Drew Barrymore, Megan Dodds, Patrick Godfrey, Anjelica Huston, Richard O'Brien
Directed by Andy Tennant
Drew Barrymore as Cinderella? What a perfect fit for an update, like when Alicia Silverstone did a 1995 modern-dress version of Jane Austen's Emma in Clueless. But wait. Ever After doesn't step a toe out of the sixteenth century. Director Andy Tennant shot the film in France, with fairy-tale costumes by Jenny Beavan. Luckily, Barrymore is not the kind of actress who'd settle for a musty retread. The last time she and Tennant worked together, she was a hellcat Lolita in his TV version of The Amy Fisher Story. Barrymore's take on Cinderella is more Betty Friedan than Brothers Grimm. No prince would mistake her for a docile dolly.
Let's start with her attitude. As the orphaned Danielle, Barrymore is willing to take just so much shit from her stepmother, Rodmilla (Anjelica Huston). Danielle doesn't pine for a fairy godmother to solve her problems. Good thing: The script by Tennant, Susannah Grant and Rick Parks doesn't give her one. Danielle makes her own miracles, though she does get sound advice from Leonardo da Vinci (Patrick Godfrey) — you heard me — in handling her stepsisters (Megan Dodds and Melanie Lynskey) and Prince Henry (Dougray Scott), a handsome snob with a thing about servants; he recoils in horror when he finds out that Danielle is one.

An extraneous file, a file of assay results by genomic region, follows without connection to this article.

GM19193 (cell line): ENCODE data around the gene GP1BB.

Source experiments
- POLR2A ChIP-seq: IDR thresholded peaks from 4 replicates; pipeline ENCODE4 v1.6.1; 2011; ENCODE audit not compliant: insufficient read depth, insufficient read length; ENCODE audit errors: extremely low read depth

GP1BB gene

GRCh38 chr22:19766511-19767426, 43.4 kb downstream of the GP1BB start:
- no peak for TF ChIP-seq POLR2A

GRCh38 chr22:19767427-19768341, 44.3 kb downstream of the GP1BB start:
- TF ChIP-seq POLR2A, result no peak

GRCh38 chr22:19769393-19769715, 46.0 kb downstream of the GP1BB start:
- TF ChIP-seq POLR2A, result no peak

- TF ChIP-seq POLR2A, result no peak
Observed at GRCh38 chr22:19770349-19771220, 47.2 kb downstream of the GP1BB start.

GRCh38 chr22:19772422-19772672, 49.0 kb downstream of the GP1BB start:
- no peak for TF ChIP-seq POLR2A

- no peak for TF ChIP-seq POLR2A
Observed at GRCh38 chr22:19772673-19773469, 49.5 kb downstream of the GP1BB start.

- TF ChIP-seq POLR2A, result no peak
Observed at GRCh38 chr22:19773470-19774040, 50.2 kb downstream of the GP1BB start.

Enough remains of the Cinderella myth — masked ball, glass slipper — to please purists. But it's the feminist spin that makes Ever After mischievous fun. The radiant Barrymore energizes Cinderella with a tough core of intelligence and wit. And Huston is a devilish delight, wringing laughs and a grudging sympathy from a role usually caricatured as pure evil. Shake off the cobwebs. These sisters are doing it for themselves.
star ratingRoadside Attractions
star ratingSony Pictures Classics
star ratingUniversal Pictures
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